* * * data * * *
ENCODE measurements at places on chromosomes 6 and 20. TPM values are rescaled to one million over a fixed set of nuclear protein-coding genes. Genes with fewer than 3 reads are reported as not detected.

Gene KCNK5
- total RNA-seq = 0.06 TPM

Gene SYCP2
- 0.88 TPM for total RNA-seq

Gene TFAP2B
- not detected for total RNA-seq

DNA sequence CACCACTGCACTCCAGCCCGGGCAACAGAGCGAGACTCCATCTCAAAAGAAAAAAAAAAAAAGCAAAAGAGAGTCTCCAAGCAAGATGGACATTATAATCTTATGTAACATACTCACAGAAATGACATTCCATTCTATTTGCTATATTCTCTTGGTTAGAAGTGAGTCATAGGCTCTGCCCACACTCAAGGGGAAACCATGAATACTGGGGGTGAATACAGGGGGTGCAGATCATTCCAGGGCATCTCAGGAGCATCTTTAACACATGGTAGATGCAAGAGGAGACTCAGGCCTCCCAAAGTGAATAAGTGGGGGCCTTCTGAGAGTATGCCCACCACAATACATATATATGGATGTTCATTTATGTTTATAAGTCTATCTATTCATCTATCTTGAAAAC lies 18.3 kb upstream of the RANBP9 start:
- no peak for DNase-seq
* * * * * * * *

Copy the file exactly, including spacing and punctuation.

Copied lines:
ENCODE measurements at places on chromosomes 6 and 20. TPM values are rescaled to one million over a fixed set of nuclear protein-coding genes. Genes with fewer than 3 reads are reported as not detected.

Gene KCNK5
- total RNA-seq = 0.06 TPM

Gene SYCP2
- 0.88 TPM for total RNA-seq

Gene TFAP2B
- not detected for total RNA-seq

DNA sequence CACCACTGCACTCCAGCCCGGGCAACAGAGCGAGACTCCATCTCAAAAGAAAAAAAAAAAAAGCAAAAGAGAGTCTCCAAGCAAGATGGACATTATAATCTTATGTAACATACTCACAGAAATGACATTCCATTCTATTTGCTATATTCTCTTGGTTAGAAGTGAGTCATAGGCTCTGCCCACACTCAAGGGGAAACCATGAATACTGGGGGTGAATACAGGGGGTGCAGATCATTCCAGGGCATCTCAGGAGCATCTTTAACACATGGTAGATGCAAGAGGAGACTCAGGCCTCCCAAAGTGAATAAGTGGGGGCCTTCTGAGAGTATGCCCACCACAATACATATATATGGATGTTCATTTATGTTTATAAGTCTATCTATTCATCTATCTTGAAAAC lies 18.3 kb upstream of the RANBP9 start:
- no peak for DNase-seq